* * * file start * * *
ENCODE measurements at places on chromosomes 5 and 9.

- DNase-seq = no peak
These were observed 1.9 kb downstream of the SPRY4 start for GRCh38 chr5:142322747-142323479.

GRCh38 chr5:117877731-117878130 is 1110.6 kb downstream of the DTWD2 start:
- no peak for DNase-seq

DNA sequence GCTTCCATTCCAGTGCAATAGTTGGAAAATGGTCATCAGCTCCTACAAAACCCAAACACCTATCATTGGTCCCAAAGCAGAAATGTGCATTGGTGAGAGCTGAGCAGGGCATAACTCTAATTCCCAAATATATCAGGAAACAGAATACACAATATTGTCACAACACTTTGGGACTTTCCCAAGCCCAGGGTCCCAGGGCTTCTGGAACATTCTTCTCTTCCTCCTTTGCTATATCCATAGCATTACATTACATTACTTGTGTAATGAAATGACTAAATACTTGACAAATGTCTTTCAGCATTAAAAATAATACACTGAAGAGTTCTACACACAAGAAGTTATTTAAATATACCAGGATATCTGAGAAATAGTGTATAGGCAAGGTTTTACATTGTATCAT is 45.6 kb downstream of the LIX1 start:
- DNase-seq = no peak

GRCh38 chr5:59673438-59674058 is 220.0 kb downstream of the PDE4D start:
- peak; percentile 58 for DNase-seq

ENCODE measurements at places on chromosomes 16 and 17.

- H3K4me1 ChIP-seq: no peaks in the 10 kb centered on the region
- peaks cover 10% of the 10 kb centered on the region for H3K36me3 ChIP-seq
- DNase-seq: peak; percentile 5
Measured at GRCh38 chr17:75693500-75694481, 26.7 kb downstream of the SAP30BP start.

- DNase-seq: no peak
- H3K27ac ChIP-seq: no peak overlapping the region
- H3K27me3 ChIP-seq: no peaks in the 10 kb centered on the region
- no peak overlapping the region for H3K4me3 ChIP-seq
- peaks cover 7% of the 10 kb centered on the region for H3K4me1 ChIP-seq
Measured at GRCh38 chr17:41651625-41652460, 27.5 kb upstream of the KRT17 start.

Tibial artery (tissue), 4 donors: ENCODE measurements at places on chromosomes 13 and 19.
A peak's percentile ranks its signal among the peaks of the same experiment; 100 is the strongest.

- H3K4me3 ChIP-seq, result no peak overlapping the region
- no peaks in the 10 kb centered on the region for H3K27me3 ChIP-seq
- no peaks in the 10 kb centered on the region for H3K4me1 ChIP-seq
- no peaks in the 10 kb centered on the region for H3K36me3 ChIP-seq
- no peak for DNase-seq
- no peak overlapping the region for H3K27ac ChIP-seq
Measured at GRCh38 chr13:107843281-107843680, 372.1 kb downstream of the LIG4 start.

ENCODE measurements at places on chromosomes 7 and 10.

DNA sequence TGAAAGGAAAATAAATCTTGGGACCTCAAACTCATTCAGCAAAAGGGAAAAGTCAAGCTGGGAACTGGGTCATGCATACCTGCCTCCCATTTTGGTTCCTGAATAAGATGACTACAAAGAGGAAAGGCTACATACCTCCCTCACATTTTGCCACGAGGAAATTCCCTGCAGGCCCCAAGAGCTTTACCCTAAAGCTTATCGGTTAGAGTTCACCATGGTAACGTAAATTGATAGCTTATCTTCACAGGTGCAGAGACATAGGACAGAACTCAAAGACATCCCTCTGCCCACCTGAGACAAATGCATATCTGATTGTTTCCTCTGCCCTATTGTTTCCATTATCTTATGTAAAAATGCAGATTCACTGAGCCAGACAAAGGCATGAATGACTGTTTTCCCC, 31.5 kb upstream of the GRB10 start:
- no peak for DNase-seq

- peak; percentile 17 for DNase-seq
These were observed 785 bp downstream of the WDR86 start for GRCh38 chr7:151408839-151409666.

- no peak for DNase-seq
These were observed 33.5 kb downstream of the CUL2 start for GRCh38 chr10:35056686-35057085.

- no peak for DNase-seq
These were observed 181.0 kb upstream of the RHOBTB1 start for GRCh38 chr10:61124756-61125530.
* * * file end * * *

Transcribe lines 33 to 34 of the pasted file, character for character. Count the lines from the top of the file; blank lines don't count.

- peak; percentile 17 for DNase-seq
These were observed 785 bp downstream of the WDR86 start for GRCh38 chr7:151408839-151409666.